Photo Credit: (TheBrassPotato)

ExtractNow

If you’ve ever had multiple archived files and you were extracting them one by one, then you know the painfulness of your index finger on the mouse.
Look no further than ExtractNow. This isn’t the end-all-be-all archive utility. In fact, the only thing it was made to do is to extract multiple files at once without the danger of sequential clicking.
So if you have lots of archives, and you need to take those and extract them all at once… then you’ve hit the jackpot. Freeware for Windows.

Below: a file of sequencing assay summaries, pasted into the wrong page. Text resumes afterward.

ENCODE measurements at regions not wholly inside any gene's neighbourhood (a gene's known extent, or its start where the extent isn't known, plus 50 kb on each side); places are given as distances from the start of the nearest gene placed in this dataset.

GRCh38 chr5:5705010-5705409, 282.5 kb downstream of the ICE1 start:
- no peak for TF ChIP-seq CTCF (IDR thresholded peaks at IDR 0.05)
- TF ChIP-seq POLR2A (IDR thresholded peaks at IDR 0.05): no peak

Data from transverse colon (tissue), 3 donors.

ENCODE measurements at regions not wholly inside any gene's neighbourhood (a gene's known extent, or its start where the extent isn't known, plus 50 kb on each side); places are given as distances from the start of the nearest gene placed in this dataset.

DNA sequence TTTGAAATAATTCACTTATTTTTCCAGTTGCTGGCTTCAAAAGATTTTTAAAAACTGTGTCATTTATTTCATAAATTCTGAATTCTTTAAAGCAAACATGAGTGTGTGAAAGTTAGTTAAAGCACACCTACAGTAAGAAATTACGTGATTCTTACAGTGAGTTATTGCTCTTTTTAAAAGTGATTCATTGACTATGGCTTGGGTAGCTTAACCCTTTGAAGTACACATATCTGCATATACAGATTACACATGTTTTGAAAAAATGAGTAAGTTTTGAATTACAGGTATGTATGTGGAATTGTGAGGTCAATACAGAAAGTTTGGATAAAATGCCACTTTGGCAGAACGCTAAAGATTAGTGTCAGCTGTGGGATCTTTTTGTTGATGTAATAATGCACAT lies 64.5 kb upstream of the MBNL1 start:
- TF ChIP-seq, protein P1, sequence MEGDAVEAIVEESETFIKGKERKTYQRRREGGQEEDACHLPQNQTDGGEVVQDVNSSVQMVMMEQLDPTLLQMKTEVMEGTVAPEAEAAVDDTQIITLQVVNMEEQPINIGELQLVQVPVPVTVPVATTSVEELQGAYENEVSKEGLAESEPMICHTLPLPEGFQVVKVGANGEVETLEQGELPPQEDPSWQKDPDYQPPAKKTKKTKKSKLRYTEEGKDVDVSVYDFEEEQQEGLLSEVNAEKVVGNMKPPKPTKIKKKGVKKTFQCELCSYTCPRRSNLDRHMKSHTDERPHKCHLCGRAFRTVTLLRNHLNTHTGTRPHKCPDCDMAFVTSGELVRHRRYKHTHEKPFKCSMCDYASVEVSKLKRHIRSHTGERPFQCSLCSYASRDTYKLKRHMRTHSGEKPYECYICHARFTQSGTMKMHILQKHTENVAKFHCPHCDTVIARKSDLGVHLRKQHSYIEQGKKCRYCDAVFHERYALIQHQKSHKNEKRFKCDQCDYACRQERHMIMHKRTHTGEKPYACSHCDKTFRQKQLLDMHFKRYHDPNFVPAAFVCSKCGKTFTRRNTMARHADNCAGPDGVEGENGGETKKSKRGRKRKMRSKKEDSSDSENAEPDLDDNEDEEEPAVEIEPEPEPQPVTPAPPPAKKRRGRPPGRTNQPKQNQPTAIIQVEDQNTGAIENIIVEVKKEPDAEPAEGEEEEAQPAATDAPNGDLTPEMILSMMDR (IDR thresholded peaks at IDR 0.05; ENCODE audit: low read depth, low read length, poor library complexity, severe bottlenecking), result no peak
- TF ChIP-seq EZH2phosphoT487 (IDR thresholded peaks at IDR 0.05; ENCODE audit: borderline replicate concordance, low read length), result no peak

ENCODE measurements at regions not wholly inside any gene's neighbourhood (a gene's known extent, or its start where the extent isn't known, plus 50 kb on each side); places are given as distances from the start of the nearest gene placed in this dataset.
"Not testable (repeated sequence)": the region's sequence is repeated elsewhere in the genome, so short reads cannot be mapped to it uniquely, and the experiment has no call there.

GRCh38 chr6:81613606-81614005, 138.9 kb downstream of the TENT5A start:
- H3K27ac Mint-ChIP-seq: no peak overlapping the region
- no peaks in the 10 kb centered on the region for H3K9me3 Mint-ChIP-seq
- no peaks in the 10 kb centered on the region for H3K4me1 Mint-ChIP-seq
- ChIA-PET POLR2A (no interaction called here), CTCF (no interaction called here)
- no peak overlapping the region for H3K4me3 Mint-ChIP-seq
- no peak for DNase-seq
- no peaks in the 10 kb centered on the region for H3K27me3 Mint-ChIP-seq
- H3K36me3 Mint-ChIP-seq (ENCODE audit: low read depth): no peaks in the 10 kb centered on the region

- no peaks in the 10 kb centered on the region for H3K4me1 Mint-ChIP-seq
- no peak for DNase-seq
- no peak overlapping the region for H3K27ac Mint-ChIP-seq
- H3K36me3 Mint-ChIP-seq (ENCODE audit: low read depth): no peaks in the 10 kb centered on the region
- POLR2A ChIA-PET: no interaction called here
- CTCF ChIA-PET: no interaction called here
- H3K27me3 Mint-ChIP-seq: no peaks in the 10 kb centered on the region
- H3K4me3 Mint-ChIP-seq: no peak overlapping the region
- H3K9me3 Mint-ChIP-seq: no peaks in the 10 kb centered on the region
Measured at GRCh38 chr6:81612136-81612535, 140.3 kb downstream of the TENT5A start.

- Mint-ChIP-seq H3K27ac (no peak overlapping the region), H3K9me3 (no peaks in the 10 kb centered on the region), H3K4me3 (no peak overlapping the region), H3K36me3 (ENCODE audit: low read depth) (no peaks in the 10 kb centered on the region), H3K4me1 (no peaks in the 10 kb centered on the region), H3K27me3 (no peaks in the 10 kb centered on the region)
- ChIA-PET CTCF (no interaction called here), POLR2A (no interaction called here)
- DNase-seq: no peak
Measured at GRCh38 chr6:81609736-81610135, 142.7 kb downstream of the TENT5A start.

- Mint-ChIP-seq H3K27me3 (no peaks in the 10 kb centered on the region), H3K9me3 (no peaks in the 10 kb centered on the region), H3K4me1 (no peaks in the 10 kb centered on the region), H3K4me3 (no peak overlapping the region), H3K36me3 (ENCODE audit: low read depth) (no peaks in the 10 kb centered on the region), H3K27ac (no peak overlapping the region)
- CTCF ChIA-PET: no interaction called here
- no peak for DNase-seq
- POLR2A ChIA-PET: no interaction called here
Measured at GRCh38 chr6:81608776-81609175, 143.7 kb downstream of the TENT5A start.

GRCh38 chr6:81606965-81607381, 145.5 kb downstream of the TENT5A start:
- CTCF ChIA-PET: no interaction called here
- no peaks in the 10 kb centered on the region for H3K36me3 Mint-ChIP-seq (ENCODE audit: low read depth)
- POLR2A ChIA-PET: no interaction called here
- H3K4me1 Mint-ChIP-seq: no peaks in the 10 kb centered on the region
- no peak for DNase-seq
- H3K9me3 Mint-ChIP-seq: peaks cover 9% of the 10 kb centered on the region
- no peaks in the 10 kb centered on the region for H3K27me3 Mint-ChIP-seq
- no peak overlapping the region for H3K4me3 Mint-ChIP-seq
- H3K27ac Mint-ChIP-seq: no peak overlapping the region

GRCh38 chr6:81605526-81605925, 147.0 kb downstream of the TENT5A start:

CacheSort

CacheSort.jpg When you’re looking to copy files directly from the Internet cache, to a place of your choosing, CacheSort is the way to go. It’s basically a copier of cache, which is useful when you’re looking to dump the things you’re surfing or what not into categories. Works with Internet Explorer, Firefox, and Opera. And it’s freeware for Windows.
So the next time you’re looking to just get some stuff copied over, but you don’t want to go through the trouble of saving each and every website, just do a dump of your cache with CacheSort. It’s easy, fast, and super customizable.